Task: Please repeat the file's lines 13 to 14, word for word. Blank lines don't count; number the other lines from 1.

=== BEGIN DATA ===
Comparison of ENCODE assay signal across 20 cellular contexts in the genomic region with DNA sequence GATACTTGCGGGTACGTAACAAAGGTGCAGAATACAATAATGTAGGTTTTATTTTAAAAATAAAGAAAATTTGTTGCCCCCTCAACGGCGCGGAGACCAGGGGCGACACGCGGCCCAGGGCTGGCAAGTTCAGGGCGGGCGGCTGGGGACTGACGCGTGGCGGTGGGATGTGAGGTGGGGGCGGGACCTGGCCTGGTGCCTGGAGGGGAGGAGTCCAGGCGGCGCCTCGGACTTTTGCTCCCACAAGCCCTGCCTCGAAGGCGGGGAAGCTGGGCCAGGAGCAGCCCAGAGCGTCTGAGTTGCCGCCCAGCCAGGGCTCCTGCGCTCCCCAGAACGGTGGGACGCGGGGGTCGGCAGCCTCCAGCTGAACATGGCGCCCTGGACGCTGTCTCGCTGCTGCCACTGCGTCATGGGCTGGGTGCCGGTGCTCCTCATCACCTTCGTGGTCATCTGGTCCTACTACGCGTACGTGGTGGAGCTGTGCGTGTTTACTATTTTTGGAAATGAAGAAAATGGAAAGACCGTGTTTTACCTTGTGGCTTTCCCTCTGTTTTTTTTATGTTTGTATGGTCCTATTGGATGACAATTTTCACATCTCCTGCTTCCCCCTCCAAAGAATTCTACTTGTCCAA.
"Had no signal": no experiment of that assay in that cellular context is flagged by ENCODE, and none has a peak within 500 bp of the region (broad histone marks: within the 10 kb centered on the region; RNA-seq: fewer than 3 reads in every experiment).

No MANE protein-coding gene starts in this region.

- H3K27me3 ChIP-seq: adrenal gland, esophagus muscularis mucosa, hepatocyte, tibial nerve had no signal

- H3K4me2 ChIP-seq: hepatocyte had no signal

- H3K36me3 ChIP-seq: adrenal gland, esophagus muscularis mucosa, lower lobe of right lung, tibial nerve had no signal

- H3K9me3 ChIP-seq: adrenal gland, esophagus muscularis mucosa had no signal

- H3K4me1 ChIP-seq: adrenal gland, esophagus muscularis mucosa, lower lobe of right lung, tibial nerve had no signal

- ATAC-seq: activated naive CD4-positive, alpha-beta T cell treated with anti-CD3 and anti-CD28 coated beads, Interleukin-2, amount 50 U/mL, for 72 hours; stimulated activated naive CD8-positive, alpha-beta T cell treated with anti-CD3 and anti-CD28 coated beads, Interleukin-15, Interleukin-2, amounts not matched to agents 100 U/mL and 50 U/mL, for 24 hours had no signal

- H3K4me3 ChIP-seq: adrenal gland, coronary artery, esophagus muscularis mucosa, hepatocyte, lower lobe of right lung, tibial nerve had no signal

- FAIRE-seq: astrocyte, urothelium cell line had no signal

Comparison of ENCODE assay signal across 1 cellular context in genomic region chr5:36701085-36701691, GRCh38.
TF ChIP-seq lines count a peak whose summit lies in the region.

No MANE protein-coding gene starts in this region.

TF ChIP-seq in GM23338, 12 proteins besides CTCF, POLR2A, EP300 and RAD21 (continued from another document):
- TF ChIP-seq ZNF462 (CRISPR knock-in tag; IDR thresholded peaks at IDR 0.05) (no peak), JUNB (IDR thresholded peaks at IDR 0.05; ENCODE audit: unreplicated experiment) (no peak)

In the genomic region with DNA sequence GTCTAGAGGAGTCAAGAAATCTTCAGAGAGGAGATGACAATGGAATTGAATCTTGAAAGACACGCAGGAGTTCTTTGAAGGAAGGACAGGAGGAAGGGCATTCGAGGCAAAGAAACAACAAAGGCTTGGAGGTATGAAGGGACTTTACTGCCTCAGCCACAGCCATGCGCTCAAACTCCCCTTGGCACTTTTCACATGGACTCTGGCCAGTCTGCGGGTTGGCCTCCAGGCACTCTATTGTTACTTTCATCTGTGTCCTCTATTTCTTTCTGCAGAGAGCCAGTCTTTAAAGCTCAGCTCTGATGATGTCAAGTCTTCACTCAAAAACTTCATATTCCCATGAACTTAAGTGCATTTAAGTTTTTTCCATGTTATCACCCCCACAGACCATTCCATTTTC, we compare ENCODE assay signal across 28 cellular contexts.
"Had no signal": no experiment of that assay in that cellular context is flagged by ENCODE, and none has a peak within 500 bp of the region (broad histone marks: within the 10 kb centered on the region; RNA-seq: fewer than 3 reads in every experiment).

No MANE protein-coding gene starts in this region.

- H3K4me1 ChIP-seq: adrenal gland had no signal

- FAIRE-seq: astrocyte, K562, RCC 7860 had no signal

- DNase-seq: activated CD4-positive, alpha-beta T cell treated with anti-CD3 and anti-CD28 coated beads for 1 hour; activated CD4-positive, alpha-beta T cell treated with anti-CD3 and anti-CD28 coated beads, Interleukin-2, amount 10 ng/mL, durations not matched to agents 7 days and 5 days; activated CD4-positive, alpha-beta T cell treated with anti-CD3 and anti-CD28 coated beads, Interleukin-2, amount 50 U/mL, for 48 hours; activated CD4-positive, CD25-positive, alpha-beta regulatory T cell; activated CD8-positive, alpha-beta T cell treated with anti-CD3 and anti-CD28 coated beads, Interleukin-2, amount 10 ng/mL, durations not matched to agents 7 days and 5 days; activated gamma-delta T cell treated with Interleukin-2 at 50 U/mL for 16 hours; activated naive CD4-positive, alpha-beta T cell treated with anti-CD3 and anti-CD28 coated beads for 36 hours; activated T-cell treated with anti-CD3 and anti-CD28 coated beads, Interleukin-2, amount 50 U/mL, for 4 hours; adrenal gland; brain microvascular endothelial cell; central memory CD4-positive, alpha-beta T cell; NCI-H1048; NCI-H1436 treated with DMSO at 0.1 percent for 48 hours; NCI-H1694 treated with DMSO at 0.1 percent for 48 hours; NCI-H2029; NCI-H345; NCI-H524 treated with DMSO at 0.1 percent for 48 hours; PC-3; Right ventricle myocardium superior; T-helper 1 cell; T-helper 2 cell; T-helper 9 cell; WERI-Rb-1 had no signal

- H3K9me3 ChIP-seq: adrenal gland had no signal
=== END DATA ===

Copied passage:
TF ChIP-seq lines count a peak whose summit lies in the region.

No MANE protein-coding gene starts in this region.